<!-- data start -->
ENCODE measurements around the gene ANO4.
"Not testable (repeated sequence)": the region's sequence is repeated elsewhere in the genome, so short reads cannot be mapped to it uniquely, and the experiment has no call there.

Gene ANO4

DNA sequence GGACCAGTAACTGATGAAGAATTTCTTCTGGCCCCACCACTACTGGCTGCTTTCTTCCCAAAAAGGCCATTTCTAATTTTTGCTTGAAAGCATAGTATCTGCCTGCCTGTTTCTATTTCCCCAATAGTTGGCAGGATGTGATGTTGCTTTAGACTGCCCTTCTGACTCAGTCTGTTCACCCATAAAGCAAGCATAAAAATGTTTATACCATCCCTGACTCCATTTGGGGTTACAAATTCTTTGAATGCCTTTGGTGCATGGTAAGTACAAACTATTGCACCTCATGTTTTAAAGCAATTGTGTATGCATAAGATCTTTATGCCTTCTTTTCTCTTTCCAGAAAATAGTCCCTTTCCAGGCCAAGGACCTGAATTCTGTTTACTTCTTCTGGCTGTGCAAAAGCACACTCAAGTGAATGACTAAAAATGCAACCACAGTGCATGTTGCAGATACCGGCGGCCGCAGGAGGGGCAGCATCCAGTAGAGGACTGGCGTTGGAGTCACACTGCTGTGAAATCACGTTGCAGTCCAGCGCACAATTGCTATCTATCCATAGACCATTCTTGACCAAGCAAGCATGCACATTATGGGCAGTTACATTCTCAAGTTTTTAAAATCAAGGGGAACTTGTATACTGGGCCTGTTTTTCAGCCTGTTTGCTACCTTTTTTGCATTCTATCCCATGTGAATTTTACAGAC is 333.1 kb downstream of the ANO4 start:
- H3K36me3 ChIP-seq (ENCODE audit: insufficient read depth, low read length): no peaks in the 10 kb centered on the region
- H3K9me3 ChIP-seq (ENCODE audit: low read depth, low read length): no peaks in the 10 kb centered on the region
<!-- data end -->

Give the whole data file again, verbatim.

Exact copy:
ENCODE measurements around the gene ANO4.
"Not testable (repeated sequence)": the region's sequence is repeated elsewhere in the genome, so short reads cannot be mapped to it uniquely, and the experiment has no call there.

Gene ANO4

DNA sequence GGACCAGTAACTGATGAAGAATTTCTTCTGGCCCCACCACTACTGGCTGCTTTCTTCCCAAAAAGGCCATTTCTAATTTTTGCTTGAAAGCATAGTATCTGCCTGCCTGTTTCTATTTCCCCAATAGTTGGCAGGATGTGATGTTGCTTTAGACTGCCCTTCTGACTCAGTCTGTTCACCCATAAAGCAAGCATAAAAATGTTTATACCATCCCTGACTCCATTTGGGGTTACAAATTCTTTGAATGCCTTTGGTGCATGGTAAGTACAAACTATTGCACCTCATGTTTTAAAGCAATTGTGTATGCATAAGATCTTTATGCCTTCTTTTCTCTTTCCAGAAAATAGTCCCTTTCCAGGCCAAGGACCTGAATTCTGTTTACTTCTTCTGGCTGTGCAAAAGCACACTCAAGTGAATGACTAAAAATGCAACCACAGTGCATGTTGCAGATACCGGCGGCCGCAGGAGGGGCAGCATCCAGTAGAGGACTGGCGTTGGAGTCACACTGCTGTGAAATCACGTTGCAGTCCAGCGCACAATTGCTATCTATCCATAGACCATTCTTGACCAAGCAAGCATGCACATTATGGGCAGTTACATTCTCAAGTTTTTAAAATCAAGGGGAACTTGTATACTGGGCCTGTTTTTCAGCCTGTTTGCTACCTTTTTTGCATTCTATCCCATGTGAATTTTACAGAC is 333.1 kb downstream of the ANO4 start:
- H3K36me3 ChIP-seq (ENCODE audit: insufficient read depth, low read length): no peaks in the 10 kb centered on the region
- H3K9me3 ChIP-seq (ENCODE audit: low read depth, low read length): no peaks in the 10 kb centered on the region